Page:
Who's It For?
The tour takes in 150 years of the Tube's fascinating history, facts and stories, starting at London's first ever Underground station (Farringdon) to its most futuristic (Westminster).
What Will I See?
- Spotting the ghost station at the British Museum
- Discovering how the Victorians dug all those tunnels – by hand
- Traveling along the proposed 'Viking Line'
Book Online: www.insider-london.co.uk
The Guide I met was incredibly knowledgeable and, as she had researched the tour herself, was able to answer some tough questions.
The tour I did started at Farringdon, which is where the first ever Underground train departed. The first train ran on 10 January 1863 and had 28,000 passengers on the opening day for the relatively short journey to King's Cross. There were three standards of carriage and the short train ride continued to attract around 28-30,000 passengers daily. It was a popular idea and there were 20 trains an hour which is close to today's service, yet they also ran early morning and late night trains for workers (which we don't have anymore).
(2012 update: the tour now starts in Paddington so the route will not be the same).
We took the train to King's Cross and got off to discuss the next stage in London Underground's history, which boiled down to trying to get a circular line built. It wasn't easy but the Circle Line opened on Christmas Eve on 1884.
We travelled on to Oxford Circus where we did come up to street level to admire the Leslie Green designed station and to learn more about the tunneling process, before catching the Central Line to see the old British Museum station (between Tottenham Court Road and Holborn).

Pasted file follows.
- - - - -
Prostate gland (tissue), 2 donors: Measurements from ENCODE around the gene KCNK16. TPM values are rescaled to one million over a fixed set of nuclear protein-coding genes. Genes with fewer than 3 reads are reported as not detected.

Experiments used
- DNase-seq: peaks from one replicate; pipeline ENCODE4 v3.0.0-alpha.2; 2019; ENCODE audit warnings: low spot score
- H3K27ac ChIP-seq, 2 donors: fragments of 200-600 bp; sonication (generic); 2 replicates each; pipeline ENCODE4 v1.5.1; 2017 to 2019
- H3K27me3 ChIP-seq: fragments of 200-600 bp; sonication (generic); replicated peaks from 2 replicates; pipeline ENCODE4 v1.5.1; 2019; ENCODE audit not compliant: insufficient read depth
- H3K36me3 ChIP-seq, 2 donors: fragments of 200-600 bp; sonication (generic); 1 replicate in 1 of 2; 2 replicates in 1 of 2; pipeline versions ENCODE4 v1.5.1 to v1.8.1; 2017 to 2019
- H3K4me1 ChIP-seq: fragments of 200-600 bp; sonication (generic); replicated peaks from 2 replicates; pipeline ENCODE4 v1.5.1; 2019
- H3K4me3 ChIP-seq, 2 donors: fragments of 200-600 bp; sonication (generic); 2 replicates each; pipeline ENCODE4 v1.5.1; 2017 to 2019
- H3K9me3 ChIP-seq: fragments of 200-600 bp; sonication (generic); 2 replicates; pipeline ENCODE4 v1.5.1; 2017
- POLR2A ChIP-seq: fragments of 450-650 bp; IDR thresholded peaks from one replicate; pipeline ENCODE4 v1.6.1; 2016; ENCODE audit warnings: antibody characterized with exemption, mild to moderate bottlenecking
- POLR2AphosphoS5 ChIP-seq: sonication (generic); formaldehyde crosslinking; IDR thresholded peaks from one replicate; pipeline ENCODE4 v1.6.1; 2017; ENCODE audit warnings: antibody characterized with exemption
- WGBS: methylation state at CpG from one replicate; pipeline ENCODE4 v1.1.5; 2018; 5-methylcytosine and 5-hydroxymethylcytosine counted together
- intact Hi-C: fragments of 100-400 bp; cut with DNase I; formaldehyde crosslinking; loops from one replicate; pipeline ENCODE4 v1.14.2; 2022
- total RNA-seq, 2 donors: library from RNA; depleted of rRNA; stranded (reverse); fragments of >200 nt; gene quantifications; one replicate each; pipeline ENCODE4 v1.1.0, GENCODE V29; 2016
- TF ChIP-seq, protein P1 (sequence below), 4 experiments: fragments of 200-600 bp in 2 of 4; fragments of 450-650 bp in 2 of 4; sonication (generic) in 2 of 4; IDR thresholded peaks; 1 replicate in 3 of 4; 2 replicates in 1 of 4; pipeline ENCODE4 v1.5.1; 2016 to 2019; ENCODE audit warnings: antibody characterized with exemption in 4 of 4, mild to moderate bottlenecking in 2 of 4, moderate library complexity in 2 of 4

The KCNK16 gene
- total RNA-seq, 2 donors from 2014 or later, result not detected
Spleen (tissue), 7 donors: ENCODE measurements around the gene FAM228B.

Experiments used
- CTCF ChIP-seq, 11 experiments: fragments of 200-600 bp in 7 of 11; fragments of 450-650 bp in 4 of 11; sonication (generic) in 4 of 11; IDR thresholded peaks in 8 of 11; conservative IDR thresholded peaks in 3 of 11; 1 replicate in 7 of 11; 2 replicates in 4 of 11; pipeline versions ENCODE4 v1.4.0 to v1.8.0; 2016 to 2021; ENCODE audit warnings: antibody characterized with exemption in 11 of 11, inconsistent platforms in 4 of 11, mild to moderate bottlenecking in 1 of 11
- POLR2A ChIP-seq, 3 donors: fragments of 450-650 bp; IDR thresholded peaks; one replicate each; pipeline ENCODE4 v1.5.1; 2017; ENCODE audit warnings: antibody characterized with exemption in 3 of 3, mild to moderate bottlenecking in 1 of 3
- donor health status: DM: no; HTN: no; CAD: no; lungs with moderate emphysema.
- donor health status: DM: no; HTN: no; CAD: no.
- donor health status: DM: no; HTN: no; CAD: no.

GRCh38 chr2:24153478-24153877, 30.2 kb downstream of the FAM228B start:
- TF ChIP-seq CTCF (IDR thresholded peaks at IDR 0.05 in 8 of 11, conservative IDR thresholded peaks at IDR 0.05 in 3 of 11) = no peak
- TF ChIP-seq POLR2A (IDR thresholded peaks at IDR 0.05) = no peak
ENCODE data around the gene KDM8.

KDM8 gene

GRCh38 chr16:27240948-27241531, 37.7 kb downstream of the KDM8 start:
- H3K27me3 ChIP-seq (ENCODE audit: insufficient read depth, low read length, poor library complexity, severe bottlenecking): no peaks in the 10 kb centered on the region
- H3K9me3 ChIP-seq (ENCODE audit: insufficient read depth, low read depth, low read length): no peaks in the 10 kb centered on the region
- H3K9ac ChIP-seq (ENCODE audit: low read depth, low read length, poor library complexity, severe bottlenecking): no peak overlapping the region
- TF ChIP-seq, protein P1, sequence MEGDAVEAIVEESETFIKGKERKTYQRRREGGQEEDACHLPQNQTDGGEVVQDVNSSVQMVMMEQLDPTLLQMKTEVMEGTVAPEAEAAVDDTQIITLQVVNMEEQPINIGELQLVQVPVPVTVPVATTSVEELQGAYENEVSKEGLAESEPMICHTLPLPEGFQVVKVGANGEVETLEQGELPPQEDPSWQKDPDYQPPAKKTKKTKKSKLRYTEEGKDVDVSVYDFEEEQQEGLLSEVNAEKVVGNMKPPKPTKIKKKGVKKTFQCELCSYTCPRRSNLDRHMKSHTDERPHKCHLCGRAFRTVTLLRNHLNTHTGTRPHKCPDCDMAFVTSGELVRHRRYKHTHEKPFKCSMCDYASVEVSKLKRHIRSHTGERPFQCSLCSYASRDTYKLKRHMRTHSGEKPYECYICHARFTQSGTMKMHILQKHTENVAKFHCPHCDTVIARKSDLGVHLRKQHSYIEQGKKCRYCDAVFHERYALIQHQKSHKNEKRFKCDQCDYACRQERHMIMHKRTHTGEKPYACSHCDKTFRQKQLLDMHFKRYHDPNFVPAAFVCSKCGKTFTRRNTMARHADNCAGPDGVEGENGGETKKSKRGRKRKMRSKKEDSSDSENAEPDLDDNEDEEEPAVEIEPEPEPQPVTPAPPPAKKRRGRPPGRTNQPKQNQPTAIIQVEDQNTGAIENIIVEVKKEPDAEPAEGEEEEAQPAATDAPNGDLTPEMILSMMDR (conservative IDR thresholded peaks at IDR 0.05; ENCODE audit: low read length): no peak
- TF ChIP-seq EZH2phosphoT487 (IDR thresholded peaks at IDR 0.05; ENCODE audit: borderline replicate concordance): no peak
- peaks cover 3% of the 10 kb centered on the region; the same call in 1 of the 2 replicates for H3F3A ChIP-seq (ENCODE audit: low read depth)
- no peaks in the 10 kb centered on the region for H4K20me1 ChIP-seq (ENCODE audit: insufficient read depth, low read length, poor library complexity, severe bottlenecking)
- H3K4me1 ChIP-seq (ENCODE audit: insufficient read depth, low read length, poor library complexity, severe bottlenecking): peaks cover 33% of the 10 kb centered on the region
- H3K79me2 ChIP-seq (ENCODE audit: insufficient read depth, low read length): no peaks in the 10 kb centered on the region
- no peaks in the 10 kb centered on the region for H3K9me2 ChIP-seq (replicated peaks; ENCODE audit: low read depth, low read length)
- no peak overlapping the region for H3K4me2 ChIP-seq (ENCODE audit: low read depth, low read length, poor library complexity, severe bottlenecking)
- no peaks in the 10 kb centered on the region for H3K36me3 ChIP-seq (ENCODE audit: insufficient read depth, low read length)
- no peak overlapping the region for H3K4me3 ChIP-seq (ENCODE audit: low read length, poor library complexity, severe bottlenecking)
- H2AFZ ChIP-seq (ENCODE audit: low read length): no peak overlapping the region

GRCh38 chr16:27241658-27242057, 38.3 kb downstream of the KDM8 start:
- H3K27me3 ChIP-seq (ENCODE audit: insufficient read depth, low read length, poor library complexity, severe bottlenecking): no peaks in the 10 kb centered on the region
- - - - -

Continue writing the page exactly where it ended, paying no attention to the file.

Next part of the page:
At Piccadilly Circus we found a clock telling the time around the world which I had never seen before, yet had walked past at least 10 times in the last month. We learned about the next stage in London Underground development and about the iconic Harry Beck designed map.
At Westminster and we talked about the new stations on the Jubilee Line and the future of the tube system. Did you know, Westminster station (created by Hopkins Architects) is designed to look like the inside of a clock?
And that's what made this tour fun. Finding out cool facts about what is essentially a transport system, but London Underground is a network with some great history as it was the first of it's kind. The tour guide said at the start she wanted the tour to be more like a conversation with a friend and she got that right as she was friendly and enthusiastic, and generally fun to be with.
Insider London tours are bespoke but they run regularly so don't be afraid. If you're visiting London, or if you're a Londoner, you'll enjoy this tour as you don't have to concentrate on just getting from A to B but can be led by the Guide and have time to properly enjoy our wonderful tube system.
You may also be interested in this book by David Long: London Underground - Architecture, Design & History.